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Critical Loads

The first critical loads defined and calculated were for acidity (CCE Technical Report 1991). In the negotiations of the 1994 Oslo Protocol a so-called sulphur fraction had been used to derive a critical deposition of sulphur from the acidity critical load (CCE Status Report 1993)

In the negotiations leading to the 1999 Gothenburg Protocol, nitrogen (N) became the focus and thus new critical loads had to be defined. This lead to an extension of the simple critical load of sulphur (S) to the so-called critical load function of S and N which is characterized by three numbers (CCE Status Report 1995): The maximum critical load of S, CLmaxS, which equals the net input of base cations minus a critical leaching of acid neutralization capacity, linking the soil solution chemistry to the biological impact. As long as the deposition of N stays below the so-called minimum critical load of N, CLminN, all deposited N is consumed by sinks of N (immobilization in the soil and net uptake by plants). Finally, the maximum critical load of N, CLmaxN, not only takes into account these N sinks, but also considers deposition-dependent N processes (such as denitrification). Therefore, no unique acidity critical load can be defined, but the combinations of N and S deposition not causing "harmful effects" lie on the critical load function of the ecosystem, defined by these three quantities. An example of such a trapezoid-shaped function is depicted in the figure below. For details see Chapter 5 of the Mapping Manual.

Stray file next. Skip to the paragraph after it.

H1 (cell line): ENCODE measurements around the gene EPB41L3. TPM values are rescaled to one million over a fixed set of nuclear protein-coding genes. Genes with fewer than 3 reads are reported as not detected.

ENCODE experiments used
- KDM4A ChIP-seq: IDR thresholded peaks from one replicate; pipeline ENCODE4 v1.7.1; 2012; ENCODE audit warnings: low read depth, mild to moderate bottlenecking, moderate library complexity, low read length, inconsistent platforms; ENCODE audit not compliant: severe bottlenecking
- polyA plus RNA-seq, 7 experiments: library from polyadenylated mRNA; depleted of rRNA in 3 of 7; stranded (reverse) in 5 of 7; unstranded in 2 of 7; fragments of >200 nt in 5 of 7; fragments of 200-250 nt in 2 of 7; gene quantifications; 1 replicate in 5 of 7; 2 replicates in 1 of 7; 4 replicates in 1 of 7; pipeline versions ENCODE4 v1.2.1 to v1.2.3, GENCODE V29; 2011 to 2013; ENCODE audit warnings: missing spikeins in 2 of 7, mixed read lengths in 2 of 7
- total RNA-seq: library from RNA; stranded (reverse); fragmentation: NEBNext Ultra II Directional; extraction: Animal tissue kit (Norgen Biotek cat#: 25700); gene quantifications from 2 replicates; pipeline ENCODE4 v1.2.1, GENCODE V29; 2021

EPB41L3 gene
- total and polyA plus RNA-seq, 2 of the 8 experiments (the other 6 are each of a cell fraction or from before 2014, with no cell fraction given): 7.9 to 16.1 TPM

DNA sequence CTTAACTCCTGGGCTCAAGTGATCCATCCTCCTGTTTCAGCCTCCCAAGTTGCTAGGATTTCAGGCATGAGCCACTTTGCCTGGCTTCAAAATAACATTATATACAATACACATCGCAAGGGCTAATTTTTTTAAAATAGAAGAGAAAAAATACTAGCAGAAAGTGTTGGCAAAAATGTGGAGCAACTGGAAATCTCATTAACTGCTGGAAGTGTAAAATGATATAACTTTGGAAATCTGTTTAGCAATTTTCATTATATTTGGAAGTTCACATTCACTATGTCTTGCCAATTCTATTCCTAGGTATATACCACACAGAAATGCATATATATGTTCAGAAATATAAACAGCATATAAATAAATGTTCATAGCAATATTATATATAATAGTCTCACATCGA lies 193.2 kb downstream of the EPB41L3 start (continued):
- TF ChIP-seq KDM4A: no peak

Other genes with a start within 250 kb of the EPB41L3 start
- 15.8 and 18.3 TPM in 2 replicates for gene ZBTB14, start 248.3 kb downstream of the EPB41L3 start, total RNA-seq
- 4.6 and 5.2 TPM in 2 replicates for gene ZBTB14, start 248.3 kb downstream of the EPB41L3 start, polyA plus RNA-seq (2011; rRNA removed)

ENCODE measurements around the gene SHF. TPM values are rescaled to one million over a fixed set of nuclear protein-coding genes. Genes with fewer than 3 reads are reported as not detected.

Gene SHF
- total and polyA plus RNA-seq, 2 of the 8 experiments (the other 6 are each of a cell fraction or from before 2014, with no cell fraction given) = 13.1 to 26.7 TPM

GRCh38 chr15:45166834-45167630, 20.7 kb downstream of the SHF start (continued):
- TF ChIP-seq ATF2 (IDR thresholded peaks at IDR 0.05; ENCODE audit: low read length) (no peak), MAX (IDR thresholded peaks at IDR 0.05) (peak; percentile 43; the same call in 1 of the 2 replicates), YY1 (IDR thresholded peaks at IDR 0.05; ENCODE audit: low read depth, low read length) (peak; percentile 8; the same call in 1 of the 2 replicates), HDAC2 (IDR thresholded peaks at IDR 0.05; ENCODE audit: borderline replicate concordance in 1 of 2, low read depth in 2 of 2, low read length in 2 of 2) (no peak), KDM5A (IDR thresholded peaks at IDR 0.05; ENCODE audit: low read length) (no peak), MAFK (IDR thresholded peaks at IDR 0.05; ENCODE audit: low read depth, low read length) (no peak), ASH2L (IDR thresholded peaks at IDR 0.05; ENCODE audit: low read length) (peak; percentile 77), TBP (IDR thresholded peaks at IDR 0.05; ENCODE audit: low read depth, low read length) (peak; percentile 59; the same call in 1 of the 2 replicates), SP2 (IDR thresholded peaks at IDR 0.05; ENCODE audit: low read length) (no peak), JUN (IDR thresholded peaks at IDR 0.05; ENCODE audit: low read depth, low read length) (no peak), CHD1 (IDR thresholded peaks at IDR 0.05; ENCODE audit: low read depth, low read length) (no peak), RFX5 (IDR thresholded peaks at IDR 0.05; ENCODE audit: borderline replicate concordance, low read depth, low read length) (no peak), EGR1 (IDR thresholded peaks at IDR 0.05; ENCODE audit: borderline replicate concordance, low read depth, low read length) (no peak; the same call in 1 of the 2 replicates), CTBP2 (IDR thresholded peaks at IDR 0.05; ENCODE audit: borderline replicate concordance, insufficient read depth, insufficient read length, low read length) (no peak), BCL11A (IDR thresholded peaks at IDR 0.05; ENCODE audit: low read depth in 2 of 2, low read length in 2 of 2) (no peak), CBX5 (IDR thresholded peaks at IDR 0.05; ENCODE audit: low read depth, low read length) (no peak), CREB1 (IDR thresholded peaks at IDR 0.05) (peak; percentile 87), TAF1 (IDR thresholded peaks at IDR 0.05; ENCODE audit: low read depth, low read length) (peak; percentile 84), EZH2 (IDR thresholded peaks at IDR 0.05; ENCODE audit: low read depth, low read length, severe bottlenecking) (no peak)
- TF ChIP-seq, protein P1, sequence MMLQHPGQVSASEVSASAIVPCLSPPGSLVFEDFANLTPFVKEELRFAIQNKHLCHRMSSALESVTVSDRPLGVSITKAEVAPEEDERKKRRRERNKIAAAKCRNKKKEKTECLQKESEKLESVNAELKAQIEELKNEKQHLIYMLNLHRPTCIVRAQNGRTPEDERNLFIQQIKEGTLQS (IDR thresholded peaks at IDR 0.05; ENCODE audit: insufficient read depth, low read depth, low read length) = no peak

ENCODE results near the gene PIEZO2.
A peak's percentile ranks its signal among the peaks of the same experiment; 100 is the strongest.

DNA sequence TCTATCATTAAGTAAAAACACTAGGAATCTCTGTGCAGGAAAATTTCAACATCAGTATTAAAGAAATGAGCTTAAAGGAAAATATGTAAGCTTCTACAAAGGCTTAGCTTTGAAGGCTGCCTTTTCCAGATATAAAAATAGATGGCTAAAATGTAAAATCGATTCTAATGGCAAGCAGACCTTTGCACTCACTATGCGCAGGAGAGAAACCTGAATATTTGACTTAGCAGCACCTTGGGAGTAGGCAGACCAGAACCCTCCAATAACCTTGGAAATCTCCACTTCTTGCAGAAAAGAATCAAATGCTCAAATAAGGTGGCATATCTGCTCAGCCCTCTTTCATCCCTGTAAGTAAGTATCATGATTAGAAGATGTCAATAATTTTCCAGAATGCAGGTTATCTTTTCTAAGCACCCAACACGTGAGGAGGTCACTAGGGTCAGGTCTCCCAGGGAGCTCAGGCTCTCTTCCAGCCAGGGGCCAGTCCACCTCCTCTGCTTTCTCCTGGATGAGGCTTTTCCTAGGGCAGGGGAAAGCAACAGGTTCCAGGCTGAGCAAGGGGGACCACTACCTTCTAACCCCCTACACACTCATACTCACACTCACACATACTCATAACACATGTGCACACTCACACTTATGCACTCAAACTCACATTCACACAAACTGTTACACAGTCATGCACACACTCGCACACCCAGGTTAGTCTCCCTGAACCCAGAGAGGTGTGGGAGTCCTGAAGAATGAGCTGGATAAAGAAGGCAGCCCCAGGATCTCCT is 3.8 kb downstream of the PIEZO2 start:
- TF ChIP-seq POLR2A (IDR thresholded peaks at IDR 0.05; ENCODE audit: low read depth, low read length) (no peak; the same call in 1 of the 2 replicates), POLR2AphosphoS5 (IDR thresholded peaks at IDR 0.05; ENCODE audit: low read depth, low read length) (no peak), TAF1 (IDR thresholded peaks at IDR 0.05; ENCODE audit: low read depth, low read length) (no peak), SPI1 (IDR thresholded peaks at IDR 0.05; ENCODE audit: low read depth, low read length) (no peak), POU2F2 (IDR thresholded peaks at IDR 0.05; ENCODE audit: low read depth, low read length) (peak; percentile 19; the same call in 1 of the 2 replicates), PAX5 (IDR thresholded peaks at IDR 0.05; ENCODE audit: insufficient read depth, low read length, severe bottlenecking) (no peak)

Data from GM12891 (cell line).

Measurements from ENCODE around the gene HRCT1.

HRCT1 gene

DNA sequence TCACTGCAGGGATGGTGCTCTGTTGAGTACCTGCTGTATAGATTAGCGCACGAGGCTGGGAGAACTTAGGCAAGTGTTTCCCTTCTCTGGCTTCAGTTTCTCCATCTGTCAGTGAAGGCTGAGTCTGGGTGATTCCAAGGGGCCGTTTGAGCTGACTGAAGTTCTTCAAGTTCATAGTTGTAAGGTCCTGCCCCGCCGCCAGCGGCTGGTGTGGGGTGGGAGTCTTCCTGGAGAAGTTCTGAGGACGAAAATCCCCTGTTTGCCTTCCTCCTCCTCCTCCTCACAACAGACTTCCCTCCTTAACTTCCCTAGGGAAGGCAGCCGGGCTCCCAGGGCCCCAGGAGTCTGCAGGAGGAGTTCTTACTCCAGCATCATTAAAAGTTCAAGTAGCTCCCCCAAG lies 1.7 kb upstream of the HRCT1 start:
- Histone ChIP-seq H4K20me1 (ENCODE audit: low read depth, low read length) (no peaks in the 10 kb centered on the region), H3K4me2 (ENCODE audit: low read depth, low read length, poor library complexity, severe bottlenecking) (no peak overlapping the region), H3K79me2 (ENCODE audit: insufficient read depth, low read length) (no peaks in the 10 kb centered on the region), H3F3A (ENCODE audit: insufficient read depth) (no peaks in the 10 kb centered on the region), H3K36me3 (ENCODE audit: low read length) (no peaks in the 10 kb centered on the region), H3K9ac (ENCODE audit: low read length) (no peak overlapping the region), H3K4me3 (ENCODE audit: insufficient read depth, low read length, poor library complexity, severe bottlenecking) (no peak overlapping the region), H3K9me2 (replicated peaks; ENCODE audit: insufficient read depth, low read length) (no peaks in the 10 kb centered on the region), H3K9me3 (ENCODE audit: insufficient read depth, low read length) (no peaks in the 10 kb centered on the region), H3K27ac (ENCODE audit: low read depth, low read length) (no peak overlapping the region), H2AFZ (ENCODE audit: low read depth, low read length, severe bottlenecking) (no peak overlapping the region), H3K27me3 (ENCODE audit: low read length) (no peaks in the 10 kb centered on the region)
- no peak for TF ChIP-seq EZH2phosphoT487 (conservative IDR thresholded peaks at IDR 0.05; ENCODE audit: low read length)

Fig Critloads 436

Excess N deposition contributes not only to acidification, but can also lead to the eutrophication of soils and surface waters. Thus a critical load of nutrient N, CLnutN, has been defined, which accounts for the N sinks and allows an acceptable leaching of N.

It is the four critical load quantities described above which Parties to the LRTAP Convention were asked to submit to the CCE and which were used to prepare European maps and data bases. To map critical loads, e.g. on the same grid on which N and S depositions are given, the many critical load values within a grid cell are assembled into a cumulative distribution function (CDF), taking into account the areas of the ecosystems. From this CDF, percentiles (or other statistical quantities) can be calculated and mapped (for details see Chapter 8 of the Mapping Manual).

last update 5 Jun 2013